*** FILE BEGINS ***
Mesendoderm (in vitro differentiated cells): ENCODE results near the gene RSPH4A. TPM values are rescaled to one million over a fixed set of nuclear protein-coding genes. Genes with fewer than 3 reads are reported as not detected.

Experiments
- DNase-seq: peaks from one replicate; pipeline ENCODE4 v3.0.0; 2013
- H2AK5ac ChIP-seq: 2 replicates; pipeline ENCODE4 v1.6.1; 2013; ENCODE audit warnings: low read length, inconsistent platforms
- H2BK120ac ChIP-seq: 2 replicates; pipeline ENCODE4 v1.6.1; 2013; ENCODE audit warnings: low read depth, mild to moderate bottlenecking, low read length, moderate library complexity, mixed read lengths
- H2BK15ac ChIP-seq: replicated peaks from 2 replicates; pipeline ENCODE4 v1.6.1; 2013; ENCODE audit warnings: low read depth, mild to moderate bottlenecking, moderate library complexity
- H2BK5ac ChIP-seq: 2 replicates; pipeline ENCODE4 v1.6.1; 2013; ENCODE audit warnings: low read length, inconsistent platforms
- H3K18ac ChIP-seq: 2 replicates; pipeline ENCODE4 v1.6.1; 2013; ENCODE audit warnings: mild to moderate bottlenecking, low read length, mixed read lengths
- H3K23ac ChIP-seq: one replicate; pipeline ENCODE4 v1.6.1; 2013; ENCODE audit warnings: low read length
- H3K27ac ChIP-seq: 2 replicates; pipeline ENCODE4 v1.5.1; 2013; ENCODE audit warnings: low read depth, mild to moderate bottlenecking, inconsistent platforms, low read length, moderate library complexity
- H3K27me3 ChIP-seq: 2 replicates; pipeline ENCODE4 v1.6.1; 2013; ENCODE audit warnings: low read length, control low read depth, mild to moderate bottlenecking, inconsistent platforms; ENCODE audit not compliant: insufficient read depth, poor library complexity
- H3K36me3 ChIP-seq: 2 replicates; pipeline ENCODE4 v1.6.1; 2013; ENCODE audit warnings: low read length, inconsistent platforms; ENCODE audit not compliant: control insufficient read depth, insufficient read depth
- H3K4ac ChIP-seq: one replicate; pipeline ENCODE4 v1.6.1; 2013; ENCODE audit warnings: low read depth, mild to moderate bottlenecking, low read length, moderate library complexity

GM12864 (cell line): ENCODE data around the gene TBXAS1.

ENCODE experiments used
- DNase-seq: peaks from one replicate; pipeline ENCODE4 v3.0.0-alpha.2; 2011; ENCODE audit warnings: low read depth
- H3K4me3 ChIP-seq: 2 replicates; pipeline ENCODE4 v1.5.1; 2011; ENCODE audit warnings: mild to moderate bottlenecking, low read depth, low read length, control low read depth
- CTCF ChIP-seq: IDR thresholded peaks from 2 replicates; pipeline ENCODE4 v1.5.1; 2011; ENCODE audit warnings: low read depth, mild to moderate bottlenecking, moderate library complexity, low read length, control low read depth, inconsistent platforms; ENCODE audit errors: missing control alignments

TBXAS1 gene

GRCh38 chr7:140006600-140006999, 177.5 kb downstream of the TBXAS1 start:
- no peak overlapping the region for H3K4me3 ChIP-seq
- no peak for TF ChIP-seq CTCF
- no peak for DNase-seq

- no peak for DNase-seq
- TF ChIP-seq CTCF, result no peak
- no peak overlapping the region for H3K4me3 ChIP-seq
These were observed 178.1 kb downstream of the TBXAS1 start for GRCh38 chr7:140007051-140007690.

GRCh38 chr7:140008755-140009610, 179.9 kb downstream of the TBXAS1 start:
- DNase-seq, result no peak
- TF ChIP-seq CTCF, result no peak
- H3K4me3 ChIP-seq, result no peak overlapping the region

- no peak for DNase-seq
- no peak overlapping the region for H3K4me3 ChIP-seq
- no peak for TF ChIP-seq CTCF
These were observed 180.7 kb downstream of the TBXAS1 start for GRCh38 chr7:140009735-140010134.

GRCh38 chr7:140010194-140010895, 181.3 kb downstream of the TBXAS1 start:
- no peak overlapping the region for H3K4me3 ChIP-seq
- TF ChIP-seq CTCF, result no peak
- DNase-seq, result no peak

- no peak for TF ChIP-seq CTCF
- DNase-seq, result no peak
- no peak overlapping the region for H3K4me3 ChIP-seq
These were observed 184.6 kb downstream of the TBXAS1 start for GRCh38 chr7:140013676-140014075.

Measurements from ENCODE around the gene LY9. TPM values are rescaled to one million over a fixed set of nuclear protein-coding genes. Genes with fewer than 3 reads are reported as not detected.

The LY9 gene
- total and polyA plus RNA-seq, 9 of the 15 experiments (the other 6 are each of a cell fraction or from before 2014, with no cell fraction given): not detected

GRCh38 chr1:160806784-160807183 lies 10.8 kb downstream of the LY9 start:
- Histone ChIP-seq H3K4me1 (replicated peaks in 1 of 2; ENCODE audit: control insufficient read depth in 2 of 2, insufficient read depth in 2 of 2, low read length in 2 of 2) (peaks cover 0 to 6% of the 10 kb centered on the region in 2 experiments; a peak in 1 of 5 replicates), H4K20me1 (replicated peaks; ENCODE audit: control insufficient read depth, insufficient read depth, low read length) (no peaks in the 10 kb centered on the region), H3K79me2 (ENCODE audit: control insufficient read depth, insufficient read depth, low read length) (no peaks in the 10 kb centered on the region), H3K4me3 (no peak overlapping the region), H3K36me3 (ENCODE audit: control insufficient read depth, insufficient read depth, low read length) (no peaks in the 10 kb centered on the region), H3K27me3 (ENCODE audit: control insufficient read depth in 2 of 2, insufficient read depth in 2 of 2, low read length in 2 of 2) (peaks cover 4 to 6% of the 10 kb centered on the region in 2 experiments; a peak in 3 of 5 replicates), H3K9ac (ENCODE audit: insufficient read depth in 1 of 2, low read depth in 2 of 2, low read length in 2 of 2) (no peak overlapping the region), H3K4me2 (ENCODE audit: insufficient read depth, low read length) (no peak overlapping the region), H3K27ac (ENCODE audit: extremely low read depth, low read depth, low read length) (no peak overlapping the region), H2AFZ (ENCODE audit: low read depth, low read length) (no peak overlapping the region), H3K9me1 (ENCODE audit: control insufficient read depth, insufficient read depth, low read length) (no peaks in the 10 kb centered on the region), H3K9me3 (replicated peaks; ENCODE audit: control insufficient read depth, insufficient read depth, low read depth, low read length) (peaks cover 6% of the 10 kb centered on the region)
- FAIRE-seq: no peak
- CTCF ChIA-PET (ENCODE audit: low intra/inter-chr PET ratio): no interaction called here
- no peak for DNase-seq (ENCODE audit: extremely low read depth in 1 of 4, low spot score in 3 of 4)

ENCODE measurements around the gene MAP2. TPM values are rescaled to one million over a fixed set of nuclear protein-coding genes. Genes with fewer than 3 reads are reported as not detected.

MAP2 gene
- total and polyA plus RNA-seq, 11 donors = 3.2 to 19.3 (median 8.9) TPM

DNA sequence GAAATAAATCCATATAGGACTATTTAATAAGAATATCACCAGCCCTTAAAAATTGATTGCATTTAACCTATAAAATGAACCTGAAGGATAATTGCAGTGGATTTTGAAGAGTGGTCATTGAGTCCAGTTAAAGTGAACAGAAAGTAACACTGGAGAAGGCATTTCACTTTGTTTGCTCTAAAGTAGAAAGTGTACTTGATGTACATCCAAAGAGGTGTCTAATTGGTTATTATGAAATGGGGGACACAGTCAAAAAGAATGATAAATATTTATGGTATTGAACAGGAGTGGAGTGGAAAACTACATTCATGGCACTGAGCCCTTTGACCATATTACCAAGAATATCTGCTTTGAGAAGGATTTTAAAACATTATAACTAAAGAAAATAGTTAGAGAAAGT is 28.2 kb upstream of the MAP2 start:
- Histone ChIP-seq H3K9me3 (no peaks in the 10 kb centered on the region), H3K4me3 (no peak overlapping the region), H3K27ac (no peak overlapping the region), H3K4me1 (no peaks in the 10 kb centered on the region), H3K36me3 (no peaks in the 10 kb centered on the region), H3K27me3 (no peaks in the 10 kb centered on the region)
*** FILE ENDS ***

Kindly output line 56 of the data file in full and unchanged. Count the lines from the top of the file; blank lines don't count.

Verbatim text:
- Histone ChIP-seq H3K9me3 (no peaks in the 10 kb centered on the region), H3K4me3 (no peak overlapping the region), H3K27ac (no peak overlapping the region), H3K4me1 (no peaks in the 10 kb centered on the region), H3K36me3 (no peaks in the 10 kb centered on the region), H3K27me3 (no peaks in the 10 kb centered on the region)